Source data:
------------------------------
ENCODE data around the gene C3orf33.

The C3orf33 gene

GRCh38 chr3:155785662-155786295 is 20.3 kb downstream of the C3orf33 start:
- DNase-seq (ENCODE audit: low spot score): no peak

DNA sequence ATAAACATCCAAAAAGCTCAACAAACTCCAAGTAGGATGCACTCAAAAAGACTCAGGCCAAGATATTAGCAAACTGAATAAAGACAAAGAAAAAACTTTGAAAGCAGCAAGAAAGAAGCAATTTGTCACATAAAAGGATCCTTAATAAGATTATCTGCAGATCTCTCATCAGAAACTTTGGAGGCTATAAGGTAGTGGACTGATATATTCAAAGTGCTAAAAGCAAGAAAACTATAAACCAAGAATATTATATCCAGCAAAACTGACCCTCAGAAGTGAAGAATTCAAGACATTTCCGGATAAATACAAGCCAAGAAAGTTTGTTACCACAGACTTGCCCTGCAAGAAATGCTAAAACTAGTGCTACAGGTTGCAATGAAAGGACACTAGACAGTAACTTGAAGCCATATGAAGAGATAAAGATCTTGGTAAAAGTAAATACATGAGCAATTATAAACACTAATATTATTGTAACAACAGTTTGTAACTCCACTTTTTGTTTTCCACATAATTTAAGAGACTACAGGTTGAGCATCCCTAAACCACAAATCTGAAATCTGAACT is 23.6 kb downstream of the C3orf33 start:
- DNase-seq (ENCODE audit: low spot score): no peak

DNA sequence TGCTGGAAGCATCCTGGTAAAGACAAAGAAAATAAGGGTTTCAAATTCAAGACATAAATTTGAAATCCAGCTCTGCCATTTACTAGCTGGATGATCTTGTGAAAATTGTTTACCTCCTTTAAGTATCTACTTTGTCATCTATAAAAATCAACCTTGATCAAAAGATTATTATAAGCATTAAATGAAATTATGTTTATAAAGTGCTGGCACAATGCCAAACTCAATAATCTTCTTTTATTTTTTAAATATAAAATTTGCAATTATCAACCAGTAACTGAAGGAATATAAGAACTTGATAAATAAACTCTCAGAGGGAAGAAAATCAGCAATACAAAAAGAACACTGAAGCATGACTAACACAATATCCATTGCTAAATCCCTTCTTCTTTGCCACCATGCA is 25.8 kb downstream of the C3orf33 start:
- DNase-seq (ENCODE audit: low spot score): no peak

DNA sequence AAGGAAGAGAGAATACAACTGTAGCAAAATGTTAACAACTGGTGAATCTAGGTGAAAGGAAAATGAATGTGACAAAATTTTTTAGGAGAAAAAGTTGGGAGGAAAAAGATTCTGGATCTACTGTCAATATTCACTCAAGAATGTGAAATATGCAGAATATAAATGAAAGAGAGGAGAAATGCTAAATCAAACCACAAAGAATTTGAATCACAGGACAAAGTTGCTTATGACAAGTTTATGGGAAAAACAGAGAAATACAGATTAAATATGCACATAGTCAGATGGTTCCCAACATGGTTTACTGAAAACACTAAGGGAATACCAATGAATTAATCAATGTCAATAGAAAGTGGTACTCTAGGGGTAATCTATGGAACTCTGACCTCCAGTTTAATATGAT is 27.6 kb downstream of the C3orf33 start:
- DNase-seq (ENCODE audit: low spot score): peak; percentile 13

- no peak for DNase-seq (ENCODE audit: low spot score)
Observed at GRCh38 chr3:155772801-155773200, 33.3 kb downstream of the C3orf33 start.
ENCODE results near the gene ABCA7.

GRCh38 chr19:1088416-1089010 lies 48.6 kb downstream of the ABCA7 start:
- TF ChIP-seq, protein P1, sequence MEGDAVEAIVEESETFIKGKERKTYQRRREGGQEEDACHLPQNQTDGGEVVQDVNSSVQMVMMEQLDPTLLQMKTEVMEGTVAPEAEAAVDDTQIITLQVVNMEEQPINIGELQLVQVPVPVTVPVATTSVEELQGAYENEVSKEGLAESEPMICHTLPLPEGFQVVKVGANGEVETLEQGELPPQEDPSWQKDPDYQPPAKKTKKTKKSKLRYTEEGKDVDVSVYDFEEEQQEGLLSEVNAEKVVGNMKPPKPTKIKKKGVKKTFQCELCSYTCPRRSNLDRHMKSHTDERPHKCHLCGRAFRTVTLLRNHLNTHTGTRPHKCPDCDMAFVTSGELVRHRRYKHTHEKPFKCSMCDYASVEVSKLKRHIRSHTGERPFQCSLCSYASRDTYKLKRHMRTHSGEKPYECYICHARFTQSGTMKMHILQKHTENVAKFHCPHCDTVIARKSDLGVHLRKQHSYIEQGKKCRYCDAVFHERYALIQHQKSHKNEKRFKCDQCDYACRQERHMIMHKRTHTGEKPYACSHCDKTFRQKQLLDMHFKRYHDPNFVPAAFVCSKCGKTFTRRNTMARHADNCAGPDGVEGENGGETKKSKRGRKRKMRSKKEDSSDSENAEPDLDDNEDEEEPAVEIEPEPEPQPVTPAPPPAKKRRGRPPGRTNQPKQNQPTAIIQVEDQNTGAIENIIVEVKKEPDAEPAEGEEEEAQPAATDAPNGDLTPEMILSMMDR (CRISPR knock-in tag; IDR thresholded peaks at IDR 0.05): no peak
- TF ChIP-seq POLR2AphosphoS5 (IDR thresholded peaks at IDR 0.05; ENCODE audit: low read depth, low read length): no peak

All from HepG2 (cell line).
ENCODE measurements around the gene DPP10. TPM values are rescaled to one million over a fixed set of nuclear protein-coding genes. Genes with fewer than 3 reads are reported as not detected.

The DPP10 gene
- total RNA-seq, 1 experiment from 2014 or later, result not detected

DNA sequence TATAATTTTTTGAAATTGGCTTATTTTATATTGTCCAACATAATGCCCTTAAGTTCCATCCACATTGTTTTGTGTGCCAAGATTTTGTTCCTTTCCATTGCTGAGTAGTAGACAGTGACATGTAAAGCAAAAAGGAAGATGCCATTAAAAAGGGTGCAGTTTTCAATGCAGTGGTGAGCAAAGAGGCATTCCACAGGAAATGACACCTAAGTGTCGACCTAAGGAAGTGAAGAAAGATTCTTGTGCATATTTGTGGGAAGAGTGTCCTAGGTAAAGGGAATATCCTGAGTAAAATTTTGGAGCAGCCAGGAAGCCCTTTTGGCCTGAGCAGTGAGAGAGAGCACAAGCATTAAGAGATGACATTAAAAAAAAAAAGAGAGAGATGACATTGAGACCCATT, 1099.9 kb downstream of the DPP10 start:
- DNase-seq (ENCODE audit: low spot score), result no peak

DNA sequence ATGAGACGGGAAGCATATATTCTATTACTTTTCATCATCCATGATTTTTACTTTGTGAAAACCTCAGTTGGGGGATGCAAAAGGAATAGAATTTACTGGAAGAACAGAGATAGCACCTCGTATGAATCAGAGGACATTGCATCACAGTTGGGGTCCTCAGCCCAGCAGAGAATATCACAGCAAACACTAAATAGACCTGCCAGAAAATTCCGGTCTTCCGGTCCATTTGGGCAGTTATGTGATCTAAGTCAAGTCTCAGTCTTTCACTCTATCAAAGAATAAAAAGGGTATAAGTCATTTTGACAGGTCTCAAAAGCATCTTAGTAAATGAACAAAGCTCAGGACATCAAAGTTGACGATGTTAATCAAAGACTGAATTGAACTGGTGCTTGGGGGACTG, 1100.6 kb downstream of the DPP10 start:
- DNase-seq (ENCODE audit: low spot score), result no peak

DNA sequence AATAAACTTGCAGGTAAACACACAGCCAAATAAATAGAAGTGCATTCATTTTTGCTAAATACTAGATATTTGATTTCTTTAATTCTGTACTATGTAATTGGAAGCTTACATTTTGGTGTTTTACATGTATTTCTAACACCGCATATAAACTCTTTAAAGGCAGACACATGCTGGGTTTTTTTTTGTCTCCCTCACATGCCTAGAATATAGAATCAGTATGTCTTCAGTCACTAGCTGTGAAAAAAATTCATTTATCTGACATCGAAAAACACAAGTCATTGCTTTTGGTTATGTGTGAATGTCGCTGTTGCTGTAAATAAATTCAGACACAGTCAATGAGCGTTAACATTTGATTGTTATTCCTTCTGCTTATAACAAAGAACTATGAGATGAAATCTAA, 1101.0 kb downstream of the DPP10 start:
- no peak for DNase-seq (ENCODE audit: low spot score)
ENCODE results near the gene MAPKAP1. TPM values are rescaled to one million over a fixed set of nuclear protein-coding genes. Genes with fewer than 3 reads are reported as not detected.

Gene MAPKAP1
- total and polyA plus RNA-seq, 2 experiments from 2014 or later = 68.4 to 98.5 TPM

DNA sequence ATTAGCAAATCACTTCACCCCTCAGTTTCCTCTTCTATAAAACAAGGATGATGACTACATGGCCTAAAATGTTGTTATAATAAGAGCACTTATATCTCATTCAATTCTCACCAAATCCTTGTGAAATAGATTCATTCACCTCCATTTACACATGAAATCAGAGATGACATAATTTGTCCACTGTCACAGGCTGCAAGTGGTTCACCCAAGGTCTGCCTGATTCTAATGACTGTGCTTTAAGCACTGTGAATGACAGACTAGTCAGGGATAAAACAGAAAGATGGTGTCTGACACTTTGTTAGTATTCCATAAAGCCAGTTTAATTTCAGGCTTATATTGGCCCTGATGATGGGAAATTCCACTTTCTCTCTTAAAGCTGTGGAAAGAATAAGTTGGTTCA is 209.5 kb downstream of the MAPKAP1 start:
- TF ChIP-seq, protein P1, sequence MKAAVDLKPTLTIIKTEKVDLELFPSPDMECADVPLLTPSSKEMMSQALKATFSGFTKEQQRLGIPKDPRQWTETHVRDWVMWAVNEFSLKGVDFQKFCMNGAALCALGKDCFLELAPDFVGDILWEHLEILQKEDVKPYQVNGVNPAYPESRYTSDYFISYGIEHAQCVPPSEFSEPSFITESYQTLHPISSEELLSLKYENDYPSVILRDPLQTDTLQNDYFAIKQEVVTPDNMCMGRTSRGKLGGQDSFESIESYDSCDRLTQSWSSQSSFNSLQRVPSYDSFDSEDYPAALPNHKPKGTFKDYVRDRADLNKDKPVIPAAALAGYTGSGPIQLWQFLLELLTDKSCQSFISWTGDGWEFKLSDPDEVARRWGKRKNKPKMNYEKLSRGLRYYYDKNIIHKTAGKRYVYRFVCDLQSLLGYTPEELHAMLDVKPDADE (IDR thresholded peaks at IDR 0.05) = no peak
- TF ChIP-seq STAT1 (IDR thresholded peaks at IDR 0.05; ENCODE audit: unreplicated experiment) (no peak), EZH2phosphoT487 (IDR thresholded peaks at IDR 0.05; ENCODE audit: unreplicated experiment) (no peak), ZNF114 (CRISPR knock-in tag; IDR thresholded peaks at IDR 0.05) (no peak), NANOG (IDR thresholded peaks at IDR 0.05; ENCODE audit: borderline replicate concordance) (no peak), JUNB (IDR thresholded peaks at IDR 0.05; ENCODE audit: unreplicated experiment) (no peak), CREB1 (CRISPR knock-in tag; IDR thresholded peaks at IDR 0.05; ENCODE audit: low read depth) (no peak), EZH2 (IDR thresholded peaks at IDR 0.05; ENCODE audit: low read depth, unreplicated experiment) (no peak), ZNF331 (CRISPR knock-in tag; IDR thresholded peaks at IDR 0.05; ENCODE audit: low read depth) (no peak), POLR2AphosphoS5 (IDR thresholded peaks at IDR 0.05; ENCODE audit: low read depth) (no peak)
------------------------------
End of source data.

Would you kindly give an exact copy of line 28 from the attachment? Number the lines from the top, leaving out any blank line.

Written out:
Gene MAPKAP1